Sketchbook Girl MusingsMusings from Bahraini entrepreneur, design agency creative director and magazine editor, Wafa Alobaidat

If my life could be split into chapters it would be: School, University, First Job, Intro to Fashion, Birth of SB, Graduation, Agency Life, and this new chapter I am currently exploring called "Dealing with Investors."

In a recent branding workshop conducted by one of Obai and Hill’s new consultants, my team and I gathered in the training room at the office where we discussed the science and art of customer management. When we all started sharing our experiences with clients we really honed in on the importance of emotional intelligence.

Identifying the importance of emotional intelligence helped me realize its importance when dealing with investors and noticing how different it is from dealing with clients or customers.

When it comes to dealing with investors, here are some of my newfound discoveries:

  1. It is a Process. When landing a client, the process is easier because our services are clear and our agency follows a simple step by step guide that usually includes: A. Consulting with the client B. Preparing a brief C. Signing the brief D. Preparing the proposal E. Presenting the proposal F. Making alternative changes the client has to approve G. Proceeding with the work. With investors and projects, there are way too many variables to control and you go along with the pace of your investors. A pace which I have come to realize is far slower and more frustrating than I expected.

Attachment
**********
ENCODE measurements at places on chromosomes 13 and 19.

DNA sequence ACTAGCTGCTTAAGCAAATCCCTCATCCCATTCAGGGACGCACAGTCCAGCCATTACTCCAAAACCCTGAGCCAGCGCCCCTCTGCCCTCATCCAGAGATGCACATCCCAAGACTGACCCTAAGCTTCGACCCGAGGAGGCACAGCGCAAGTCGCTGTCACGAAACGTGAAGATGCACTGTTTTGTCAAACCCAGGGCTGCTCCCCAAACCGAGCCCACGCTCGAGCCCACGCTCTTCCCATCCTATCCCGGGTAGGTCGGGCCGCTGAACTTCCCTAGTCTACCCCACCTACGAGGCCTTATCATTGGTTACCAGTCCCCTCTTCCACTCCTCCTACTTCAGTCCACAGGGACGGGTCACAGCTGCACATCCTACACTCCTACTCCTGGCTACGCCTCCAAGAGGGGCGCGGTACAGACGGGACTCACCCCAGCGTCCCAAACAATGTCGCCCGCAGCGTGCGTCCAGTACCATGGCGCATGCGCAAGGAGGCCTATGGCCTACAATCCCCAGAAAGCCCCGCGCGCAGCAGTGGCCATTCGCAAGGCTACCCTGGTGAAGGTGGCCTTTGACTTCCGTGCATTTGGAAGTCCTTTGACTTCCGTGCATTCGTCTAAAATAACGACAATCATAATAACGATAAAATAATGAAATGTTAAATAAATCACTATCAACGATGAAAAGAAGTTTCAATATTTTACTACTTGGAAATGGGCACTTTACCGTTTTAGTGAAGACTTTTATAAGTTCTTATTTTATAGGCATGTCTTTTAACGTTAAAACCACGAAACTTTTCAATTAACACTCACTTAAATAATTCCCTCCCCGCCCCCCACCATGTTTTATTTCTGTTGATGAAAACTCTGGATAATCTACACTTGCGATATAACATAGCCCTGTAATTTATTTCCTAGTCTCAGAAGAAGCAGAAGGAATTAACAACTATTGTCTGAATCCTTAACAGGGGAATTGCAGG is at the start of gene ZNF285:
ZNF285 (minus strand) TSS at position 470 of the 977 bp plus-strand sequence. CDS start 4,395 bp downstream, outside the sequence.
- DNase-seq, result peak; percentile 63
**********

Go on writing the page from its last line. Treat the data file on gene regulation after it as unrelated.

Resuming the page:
2. You Don’t Know the Steps. Every investor is different and does things in a different way. Even though clients differ from one to the other, we manage them in the same way. With investors it is about building trust, developing a relationship, and taking that leap.
  3. It is a Lot of Work. To be able to sell the concept to an investor, a great deal of tailored research, presentation, analysis, and financial data has to be submitted. On a daily basis, this information has to be tailored to the needs of the person you are speaking to. They might want less presentation and more financial data; they might want less data and more research; they might want to see you over three or four sessions; they might want to cater the plan or give input on the business model. It is a lot of give and take and you must be willing to push and pull cleverly over the duration of the investment.
  4. It is a Marathon. There is compromise and there is arguing; you must be able to deal with negative banter and harsh comments all while trying to prove yourself. Lots of mental strength is to be involved, loads of energy, and lots of positivity. Sometimes it feels like there is no end in sight
  5. It Has to Fit Like a Glove. If your idea is young and fresh, and your investors are old school and don’t 'get it' then you are dealing with the wrong crowd. Shop around for the right person that understands your vision, and who will be able to add value to your concept.

My knowledge of this subject is still very minimal and in no way am I the expert in this field, but it is exciting and new and full of challenges. And I hope to be able to write more in depth about my experience with investors in the next few months.

Wafa Alobaidat writes a bi-monthly column for Khaleejesque and muses on fashion, art, culture and culture shock in the Middle East. Wafa is also the editor of Sketchbook magazine and runs design and PR agency Obai and Hill.

To get in touch with Wafa, email her at wafa@obaiandhill.com or follow her on Twitter @wafaobaidat

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